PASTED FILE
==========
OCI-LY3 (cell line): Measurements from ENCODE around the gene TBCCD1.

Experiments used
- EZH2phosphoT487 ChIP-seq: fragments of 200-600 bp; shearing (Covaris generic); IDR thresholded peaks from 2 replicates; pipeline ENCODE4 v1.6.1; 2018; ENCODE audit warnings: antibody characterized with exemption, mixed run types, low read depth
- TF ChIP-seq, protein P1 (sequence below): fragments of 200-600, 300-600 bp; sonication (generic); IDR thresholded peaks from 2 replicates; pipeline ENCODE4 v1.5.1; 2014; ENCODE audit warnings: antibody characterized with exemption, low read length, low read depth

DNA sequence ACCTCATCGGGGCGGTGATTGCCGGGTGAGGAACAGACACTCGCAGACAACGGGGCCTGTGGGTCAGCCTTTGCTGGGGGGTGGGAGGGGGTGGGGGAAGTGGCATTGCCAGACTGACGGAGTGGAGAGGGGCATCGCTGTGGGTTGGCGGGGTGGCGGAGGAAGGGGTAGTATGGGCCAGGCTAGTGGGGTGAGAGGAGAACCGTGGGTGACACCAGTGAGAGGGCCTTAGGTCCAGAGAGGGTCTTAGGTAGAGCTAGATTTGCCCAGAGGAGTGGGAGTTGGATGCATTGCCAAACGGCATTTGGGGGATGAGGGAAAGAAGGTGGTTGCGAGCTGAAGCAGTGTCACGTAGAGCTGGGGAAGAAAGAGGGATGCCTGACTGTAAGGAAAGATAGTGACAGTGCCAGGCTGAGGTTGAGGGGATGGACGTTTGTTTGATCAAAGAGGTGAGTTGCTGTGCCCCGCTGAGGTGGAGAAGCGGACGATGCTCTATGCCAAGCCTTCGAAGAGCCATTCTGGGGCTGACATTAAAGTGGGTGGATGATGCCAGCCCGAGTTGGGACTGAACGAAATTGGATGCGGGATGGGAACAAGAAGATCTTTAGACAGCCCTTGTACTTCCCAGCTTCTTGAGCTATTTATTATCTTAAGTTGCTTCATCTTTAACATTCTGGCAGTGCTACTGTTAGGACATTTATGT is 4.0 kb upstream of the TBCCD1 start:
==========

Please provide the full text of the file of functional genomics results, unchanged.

OCI-LY3 (cell line): Measurements from ENCODE around the gene TBCCD1.

Experiments used
- EZH2phosphoT487 ChIP-seq: fragments of 200-600 bp; shearing (Covaris generic); IDR thresholded peaks from 2 replicates; pipeline ENCODE4 v1.6.1; 2018; ENCODE audit warnings: antibody characterized with exemption, mixed run types, low read depth
- TF ChIP-seq, protein P1 (sequence below): fragments of 200-600, 300-600 bp; sonication (generic); IDR thresholded peaks from 2 replicates; pipeline ENCODE4 v1.5.1; 2014; ENCODE audit warnings: antibody characterized with exemption, low read length, low read depth

DNA sequence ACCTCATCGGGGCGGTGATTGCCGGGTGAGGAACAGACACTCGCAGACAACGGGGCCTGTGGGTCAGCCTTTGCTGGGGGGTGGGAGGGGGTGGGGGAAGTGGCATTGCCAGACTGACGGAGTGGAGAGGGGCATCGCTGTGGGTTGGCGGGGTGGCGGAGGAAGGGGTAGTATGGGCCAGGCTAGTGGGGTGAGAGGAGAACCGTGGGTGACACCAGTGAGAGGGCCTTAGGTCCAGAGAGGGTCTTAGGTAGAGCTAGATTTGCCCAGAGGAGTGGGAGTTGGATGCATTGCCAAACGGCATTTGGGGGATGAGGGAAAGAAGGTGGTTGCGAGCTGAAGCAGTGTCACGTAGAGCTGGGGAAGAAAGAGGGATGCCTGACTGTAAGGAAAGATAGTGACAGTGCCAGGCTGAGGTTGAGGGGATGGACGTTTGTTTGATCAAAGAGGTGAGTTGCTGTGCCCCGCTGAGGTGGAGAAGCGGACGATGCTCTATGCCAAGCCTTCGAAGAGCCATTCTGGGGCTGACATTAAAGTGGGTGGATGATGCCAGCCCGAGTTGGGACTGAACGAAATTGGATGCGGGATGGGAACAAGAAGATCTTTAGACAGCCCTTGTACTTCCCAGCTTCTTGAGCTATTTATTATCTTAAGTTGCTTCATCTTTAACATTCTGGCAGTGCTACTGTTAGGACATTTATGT is 4.0 kb upstream of the TBCCD1 start: